Contributing to KubeEdge Docs

Thanks for taking the time to join our community and start contributing!

Quick guide to working with a GitHub repo

Here’s a quick guide to a fairly standard GitHub workflow. This section is handy for people who don’t use git or GitHub often, and just need a quick guide to get going:

  1. Fork the kubeEdge/website repo:

    • Go to the kubeEdge/website repo on GitHub.
    • Click Fork to make your own copy of the repo. GitHub creates a copy at<your-github-username>/website.
  2. Open a command window on your local machine.

  3. Clone your forked repo, to copy the files down to your local machine. This example creates a directory called kubeedge and uses SSH cloning to download the files:

    mkdir kubeedge
    cd kubeedge/
    git clone<your-github-username>/kubeedge-website.git
    cd kubeedge-website/
  4. Add the upstream repo as a git remote repo:

    git remote add upstream
    git remote set-url --push upstream no_push
  5. Check your remotes:

    git remote -v

    You should have 2 remote repos:

    • origin - points to your own fork of the repo on gitHub - that is, the one you cloned my local repo from.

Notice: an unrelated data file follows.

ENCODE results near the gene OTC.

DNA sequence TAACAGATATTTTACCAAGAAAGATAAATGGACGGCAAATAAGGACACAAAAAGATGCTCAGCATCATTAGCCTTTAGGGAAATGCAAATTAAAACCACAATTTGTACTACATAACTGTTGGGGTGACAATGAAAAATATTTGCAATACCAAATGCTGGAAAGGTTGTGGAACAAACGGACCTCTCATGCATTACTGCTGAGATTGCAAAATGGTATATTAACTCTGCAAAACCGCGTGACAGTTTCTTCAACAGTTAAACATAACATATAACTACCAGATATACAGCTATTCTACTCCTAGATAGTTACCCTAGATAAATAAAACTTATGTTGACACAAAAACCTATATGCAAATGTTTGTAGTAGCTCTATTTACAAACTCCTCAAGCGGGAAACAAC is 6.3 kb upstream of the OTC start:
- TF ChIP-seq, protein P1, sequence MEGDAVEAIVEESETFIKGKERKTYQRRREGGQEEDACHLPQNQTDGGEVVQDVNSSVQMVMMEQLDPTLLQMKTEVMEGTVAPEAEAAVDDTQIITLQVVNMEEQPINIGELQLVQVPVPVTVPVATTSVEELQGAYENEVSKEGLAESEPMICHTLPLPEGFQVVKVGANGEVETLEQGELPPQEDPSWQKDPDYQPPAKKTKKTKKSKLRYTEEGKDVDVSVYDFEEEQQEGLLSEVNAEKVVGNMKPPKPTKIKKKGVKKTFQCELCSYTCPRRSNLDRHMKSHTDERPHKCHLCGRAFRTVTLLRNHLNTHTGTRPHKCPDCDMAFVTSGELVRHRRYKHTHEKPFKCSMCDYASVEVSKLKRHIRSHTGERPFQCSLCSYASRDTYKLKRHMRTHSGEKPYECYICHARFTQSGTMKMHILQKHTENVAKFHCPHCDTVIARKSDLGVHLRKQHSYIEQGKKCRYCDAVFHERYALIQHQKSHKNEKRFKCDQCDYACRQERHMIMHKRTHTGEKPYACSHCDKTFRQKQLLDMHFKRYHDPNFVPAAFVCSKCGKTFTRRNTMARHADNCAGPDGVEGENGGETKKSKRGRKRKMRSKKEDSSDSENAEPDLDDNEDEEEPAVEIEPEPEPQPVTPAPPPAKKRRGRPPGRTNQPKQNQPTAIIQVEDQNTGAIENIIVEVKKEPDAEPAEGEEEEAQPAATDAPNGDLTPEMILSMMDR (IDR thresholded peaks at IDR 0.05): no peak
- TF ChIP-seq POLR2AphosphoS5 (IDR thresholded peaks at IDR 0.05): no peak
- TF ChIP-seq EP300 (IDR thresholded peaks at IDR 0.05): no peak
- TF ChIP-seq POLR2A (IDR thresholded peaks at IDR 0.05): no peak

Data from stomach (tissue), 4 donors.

• upstream - points to the actual repo on gitHub.
  6. Create a branch. In this example, replace doc-updates with any branch name you like. Choose a branch name that helps you recognise the updates you plan to make in that branch:

    git checkout -b doc-updates
  7. Ensure you are in your target branch.

    git branch

    The branch mark with * is your branch now.

  8. Add and edit the files as you like. The doc pages are in the /<LANG-CODE>/content/docs/ directory.

You can use the guide here for formatting your content and using shortcodes.

  1. Run git status at any time, to check the status of your local files. Git tells you which files need adding or committing to your local repo.

  2. Commit your updated files to your local git repo. Example commit:

    git commit -a -m "Fixed some doc errors."


    git add
    git commit -a -m "Added a shiny new doc."
  3. Push from your branch (for example, doc-updates) to the relevant branch on your fork on GitHub:

    git checkout doc-updates
    git push origin doc-updates
  4. When you’re ready to start the review process, create a pull request (PR) in the branch on your fork on the GitHub UI, based on the above push. The PR is auto-sent to the upstream repo - that is, the one you forked from.

  5. If you need to make changes to the files in your PR, continue making them locally in the same branch, then push them again in the same way. GitHub automatically sends them through to the same PR on the upstream repo!

  6. Hint: If you’re authenticating to GitHub via SSH, use ssh-add to add your SSH key passphrase to the managing agent, so that you don’t have to keep authenticating to GitHub. You need to do this again after every reboot.

Please remember read and observe the Code of Conduct.